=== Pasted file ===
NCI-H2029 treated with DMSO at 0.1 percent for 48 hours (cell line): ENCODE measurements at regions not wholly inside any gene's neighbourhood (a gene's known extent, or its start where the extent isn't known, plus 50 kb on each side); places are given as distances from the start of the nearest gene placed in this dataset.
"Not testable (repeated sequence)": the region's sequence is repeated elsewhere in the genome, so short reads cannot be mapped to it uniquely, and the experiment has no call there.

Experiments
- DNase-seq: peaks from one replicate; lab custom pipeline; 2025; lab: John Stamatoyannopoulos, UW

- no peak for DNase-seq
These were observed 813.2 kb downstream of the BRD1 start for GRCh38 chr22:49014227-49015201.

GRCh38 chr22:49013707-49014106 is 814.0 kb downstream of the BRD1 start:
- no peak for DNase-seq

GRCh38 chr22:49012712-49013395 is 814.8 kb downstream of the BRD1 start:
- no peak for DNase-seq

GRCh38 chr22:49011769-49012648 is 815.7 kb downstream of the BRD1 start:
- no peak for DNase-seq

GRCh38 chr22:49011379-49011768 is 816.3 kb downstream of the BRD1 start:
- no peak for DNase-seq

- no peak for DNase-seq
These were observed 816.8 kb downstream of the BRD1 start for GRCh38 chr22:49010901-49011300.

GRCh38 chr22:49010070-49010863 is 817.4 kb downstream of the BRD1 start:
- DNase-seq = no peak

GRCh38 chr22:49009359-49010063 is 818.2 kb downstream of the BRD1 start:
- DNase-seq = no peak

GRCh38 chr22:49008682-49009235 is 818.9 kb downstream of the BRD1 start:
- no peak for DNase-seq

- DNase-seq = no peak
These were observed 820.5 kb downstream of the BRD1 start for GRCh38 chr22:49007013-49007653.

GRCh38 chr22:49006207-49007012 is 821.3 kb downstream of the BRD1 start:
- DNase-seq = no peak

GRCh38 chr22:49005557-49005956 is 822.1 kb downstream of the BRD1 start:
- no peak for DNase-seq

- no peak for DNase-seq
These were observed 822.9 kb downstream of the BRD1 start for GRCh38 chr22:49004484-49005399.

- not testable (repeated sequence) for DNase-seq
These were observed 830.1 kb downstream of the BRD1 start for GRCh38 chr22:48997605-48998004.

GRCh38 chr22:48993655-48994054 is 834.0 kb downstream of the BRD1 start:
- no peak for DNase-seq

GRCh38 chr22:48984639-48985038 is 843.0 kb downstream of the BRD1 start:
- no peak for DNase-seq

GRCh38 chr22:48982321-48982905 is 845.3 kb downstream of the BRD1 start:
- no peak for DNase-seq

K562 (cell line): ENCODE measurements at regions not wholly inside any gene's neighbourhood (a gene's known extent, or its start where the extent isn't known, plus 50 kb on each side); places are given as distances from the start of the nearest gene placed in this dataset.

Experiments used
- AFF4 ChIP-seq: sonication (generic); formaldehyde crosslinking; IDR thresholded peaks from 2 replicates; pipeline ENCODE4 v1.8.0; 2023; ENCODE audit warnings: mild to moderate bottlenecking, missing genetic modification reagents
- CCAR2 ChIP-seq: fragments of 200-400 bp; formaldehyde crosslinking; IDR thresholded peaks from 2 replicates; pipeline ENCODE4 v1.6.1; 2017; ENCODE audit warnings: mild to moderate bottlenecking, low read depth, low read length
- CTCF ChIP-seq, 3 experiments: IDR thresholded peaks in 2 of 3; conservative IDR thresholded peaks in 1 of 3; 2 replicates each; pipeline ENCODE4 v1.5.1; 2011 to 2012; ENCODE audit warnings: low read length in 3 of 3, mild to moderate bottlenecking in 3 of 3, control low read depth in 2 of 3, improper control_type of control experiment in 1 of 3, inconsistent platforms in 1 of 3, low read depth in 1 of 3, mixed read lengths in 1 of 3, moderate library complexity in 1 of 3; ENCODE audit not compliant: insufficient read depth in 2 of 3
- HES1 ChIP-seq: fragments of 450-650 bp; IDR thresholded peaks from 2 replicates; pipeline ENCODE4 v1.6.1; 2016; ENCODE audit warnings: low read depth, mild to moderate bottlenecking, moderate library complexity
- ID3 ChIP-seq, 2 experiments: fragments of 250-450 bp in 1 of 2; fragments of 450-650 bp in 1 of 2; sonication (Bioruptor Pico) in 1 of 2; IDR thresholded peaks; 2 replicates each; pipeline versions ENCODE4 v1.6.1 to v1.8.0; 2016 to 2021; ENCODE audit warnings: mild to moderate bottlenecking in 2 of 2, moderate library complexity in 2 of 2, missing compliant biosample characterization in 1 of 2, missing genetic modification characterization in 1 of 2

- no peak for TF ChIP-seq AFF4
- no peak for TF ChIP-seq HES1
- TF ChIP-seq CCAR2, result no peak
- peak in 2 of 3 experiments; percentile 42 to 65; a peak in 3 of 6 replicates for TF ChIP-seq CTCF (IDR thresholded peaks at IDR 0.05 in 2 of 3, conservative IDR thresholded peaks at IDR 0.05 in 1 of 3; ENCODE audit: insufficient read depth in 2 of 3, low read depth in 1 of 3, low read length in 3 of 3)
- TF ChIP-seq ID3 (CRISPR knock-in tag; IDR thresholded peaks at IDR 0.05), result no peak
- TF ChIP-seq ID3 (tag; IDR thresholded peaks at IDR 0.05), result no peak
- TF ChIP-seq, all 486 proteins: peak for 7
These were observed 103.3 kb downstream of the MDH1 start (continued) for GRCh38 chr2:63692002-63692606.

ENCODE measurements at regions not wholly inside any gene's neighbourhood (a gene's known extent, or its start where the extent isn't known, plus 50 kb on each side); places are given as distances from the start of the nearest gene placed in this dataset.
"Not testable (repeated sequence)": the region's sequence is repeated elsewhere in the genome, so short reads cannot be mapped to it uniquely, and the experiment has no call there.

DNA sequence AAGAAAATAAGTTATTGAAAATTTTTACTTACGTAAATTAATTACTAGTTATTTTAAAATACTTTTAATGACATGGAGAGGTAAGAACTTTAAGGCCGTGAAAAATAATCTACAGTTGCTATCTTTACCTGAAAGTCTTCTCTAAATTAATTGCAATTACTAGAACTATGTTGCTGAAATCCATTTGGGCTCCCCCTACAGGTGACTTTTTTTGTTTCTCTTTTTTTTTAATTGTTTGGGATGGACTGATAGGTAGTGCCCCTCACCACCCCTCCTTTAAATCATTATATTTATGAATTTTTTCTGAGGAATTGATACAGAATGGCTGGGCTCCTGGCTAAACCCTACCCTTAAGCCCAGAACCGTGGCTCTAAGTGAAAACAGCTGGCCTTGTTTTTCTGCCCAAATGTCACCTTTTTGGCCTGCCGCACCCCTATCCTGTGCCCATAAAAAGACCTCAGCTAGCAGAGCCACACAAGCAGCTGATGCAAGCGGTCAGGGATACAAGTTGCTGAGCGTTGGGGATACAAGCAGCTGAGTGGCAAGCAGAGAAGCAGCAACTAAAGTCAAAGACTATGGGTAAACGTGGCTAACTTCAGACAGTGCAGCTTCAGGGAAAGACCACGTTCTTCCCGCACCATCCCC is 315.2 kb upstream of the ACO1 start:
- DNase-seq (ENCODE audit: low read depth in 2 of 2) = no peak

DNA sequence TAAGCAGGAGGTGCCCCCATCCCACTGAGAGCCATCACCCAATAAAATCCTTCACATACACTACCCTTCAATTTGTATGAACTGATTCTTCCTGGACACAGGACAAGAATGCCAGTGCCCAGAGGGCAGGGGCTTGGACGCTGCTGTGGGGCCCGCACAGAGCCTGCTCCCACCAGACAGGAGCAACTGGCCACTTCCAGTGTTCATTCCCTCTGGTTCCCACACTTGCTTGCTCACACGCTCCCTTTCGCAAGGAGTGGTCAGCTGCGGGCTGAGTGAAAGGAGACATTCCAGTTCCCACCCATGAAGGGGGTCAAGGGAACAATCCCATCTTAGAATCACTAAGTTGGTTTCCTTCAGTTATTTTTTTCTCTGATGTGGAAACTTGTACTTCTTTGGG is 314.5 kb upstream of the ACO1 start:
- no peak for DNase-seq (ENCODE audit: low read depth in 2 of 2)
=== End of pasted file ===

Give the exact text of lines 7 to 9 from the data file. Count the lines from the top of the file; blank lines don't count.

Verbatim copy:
GRCh38 chr22:49013707-49014106 is 814.0 kb downstream of the BRD1 start:
- no peak for DNase-seq

GRCh38 chr22:49012712-49013395 is 814.8 kb downstream of the BRD1 start: